Kathryn Haun, a former US federal prosecutor and head of a crypto task force, spoke positively about Bitcoin and Blockchain in a recent interview.
Former federal prosecutor Kathryn Haun spoke about the non-criminal nature of Bitcoin and the use of Blockchain of criminal investigations during an interview with Quartz published today, April 12.
During the interview, Haun, who worked on well-known crypto cases like that of US federal agents’ involvement in fraud and extortion during the Silk Road investigation, argued that Bitcoin is not itself criminal, as well as explained the importance of her use of Blockchain records for catching criminals. Haun currently teaches a class on cryptocurrency and cybercrime at Stanford University and serves on the board at crypto wallet and exchange service Coinbase.
During her time in government, Haun led a task force that prosecuted cases involving criminal uses of cryptocurrency. During the interview with Quartz, she made the distinction that the investigations did not take place just because cryptocurrency was used:
“I quickly learned prosecuting the technology of bitcoin wasn’t possible, number one; nor was it desirable, number two [...] The task force I was leading was focused on some of the worst criminal use cases involving cryptocurrency. I want to stress it wasn’t because cryptocurrency was used; it was because crimes were committed. It wasn’t about the medium of transaction.”
During the 2013 Senate hearing about Bitcoin, Haun also stresses that others in the government also saw cryptocurrencies as not necessarily illegal entities:
“[...] the Senate held a hearing, the first hearing it held on Bitcoin. Three government witnesses testified there. All three emphasized the point that there is absolutely nothing illegal about bitcoin or the technology itself.”
Haun then turns to the role Blockchain in her work convicting the two federal agents, Carl Force and Shaun Bridges, for stealing Bitcoin while investigating the Silk Road. According to Haun, traditional financial institutions were unhelpful in supplying information for the investigation, they “dragged their heels, they took forever, and in some cases didn’t respond at all.” She continues, “ironically, it was a lot of the evidence we were given by the cryptocurrency platforms and community that helped us crack the case.”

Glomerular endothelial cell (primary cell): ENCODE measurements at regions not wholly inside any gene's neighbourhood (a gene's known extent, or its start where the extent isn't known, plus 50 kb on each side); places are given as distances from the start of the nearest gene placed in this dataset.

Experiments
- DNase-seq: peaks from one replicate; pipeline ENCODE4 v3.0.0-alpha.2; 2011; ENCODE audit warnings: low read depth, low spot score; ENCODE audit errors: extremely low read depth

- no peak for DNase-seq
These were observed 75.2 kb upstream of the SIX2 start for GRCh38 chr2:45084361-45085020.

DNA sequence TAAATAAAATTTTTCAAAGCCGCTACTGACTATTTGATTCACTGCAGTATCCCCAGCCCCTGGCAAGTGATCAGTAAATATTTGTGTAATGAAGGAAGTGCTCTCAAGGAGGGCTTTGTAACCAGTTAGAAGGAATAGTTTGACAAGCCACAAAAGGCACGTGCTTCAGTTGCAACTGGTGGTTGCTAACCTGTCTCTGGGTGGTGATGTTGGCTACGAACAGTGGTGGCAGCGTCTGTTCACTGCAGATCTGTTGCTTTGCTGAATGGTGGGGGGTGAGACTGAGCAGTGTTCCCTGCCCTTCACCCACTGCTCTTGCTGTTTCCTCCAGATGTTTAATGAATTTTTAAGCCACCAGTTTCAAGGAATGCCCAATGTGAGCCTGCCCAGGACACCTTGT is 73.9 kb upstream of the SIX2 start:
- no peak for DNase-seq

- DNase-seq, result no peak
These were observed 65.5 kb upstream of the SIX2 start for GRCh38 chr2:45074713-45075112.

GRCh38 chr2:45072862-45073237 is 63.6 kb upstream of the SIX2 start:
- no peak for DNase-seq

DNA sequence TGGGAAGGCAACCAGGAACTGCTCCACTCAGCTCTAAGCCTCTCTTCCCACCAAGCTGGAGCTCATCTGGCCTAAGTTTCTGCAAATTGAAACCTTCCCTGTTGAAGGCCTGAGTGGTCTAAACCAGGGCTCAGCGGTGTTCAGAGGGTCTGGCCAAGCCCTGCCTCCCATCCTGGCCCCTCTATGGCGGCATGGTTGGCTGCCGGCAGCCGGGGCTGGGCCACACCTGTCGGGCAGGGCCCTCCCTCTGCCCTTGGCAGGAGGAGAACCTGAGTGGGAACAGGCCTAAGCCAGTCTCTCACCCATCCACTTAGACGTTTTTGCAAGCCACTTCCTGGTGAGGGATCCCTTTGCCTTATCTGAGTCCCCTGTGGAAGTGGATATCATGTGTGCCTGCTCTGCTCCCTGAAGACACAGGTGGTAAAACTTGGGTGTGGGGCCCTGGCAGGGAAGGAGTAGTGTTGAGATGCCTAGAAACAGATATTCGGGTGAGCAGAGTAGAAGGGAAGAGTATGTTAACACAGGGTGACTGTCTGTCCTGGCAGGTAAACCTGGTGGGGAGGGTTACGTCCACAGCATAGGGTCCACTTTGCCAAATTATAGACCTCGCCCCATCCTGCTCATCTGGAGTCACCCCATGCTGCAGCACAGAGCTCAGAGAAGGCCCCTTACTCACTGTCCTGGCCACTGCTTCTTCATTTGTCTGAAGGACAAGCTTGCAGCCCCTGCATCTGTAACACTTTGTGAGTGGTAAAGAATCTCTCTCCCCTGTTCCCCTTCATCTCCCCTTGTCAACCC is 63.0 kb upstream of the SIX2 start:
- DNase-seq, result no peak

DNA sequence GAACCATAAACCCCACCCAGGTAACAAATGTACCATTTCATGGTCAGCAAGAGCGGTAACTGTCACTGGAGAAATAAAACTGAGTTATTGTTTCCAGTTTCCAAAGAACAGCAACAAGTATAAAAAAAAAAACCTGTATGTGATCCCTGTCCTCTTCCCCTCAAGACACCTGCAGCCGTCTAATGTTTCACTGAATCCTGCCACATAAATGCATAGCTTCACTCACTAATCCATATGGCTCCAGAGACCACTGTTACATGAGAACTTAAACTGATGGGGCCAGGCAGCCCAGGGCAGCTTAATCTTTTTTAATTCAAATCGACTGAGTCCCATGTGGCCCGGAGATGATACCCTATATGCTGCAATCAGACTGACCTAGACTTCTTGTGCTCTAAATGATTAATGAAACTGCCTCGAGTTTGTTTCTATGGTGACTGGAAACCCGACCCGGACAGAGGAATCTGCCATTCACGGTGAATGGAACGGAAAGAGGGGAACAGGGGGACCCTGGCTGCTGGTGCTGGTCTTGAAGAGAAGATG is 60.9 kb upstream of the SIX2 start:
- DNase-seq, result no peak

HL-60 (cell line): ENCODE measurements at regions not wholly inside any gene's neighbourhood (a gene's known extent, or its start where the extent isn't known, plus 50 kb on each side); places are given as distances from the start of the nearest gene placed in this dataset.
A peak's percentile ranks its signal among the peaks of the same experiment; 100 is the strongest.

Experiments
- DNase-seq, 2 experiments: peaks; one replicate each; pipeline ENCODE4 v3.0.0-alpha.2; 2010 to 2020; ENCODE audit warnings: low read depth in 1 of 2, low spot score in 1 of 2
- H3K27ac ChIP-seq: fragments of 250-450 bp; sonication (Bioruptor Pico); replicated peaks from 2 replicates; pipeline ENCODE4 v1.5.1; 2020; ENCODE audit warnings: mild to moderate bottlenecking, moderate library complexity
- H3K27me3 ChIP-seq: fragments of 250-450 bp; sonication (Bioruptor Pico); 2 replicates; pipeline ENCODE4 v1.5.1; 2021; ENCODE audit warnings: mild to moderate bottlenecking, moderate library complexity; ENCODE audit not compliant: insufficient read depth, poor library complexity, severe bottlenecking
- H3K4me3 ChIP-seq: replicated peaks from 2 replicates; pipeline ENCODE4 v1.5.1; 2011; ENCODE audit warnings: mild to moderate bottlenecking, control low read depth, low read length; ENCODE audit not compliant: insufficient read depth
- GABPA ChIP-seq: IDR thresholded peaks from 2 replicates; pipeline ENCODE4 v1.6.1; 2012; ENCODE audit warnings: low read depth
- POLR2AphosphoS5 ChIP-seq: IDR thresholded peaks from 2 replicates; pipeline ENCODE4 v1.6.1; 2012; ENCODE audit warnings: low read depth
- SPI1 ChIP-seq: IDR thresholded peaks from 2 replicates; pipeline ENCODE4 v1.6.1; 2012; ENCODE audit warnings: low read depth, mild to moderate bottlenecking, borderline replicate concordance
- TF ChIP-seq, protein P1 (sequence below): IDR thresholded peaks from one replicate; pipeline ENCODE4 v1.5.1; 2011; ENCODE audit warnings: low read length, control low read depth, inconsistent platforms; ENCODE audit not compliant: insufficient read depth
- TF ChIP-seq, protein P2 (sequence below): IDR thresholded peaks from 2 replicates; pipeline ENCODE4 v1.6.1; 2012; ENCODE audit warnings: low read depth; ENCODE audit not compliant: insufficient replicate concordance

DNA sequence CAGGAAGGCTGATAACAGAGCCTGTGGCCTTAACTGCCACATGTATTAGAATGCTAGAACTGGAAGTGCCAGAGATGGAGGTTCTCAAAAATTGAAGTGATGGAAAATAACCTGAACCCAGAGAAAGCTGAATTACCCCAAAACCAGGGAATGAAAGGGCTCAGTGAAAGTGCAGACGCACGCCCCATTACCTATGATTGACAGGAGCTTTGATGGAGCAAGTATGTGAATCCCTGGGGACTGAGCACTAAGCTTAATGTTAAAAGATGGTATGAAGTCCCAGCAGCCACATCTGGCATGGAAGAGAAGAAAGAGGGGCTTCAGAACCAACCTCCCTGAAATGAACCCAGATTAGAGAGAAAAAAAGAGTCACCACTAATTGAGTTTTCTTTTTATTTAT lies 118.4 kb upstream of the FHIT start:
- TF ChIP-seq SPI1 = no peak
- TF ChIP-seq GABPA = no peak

Haun describes how government investigators – the Internal Revenue Service, FBI, Homeland Security Investigations – used wallet explorer blockchain.info to look for evidence:
“These were public tools, which was an important thing at the time, because these agents were still employed by the federal government. Something that’s not well known is that one of those agents [who was convicted] was the self-appointed digital currency person for the Secret Service. We were really nervous that if we were using any legal process, even a secret government legal process, it would be discovered by the target of our investigation. Having these public tools was very helpful.”
In November of last year, the technical architecture lead for the UK’s Ministry of Justice spoke about the possibility for Blockchain to record digital evidence for criminal investigations, specifically in the case of footage from body-cameras worn by police officers.